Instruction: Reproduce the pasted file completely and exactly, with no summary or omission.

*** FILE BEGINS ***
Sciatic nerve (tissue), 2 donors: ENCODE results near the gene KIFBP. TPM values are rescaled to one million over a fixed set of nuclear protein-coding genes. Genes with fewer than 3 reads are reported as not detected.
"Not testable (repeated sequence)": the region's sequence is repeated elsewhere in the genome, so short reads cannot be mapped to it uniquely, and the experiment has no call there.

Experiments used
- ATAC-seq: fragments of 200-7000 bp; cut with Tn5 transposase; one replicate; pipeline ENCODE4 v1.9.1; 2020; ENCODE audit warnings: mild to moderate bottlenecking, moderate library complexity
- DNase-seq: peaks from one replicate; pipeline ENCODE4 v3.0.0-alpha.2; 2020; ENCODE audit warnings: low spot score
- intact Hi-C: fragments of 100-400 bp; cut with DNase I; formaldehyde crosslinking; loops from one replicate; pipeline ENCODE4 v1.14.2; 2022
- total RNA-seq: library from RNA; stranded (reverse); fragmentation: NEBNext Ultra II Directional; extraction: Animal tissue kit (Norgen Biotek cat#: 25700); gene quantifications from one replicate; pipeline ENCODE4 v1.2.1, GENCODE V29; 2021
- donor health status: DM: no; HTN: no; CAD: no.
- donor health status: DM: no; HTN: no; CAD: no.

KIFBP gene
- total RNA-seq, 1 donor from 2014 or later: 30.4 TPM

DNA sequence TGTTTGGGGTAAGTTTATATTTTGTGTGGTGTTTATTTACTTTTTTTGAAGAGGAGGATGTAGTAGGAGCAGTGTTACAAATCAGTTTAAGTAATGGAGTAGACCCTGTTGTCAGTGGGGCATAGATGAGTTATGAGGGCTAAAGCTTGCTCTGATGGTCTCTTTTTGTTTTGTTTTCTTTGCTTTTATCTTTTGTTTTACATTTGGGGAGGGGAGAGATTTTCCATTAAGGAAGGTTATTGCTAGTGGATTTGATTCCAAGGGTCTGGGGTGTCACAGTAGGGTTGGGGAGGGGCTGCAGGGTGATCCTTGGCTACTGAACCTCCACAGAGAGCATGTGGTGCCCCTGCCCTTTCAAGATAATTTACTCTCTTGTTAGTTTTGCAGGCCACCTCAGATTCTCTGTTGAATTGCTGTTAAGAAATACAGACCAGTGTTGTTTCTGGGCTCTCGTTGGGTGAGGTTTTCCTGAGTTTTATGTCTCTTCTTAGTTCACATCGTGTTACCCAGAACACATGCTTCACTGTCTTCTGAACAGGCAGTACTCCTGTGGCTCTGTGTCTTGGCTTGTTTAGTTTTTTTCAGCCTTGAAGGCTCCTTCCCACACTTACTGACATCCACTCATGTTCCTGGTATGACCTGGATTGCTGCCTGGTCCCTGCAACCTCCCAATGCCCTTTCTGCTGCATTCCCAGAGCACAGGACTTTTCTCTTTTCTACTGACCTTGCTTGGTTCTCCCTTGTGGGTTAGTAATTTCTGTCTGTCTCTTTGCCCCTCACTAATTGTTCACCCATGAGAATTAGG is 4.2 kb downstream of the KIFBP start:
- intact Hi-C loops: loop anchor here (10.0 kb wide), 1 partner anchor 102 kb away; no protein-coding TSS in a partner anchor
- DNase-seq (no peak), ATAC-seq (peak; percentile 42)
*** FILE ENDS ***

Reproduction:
Sciatic nerve (tissue), 2 donors: ENCODE results near the gene KIFBP. TPM values are rescaled to one million over a fixed set of nuclear protein-coding genes. Genes with fewer than 3 reads are reported as not detected.
"Not testable (repeated sequence)": the region's sequence is repeated elsewhere in the genome, so short reads cannot be mapped to it uniquely, and the experiment has no call there.

Experiments used
- ATAC-seq: fragments of 200-7000 bp; cut with Tn5 transposase; one replicate; pipeline ENCODE4 v1.9.1; 2020; ENCODE audit warnings: mild to moderate bottlenecking, moderate library complexity
- DNase-seq: peaks from one replicate; pipeline ENCODE4 v3.0.0-alpha.2; 2020; ENCODE audit warnings: low spot score
- intact Hi-C: fragments of 100-400 bp; cut with DNase I; formaldehyde crosslinking; loops from one replicate; pipeline ENCODE4 v1.14.2; 2022
- total RNA-seq: library from RNA; stranded (reverse); fragmentation: NEBNext Ultra II Directional; extraction: Animal tissue kit (Norgen Biotek cat#: 25700); gene quantifications from one replicate; pipeline ENCODE4 v1.2.1, GENCODE V29; 2021
- donor health status: DM: no; HTN: no; CAD: no.
- donor health status: DM: no; HTN: no; CAD: no.

KIFBP gene
- total RNA-seq, 1 donor from 2014 or later: 30.4 TPM

DNA sequence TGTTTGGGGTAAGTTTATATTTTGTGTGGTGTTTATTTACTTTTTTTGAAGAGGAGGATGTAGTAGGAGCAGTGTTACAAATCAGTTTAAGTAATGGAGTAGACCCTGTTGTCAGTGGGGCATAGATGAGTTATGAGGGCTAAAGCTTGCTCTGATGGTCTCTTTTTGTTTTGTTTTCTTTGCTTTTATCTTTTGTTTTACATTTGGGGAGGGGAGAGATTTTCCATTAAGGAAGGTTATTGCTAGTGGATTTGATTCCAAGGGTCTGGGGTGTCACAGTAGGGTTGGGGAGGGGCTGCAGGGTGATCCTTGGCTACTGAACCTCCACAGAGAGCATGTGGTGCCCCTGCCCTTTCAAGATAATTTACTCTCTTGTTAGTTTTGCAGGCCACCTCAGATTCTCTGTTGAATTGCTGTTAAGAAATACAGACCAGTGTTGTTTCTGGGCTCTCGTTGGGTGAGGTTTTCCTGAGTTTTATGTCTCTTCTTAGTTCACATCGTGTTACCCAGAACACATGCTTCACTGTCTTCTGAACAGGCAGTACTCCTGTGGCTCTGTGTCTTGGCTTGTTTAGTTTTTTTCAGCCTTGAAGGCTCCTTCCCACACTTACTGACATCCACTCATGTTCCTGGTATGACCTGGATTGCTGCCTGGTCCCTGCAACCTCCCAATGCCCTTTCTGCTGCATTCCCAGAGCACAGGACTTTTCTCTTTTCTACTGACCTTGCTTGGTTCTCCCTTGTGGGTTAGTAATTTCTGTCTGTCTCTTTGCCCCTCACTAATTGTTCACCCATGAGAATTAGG is 4.2 kb downstream of the KIFBP start:
- intact Hi-C loops: loop anchor here (10.0 kb wide), 1 partner anchor 102 kb away; no protein-coding TSS in a partner anchor
- DNase-seq (no peak), ATAC-seq (peak; percentile 42)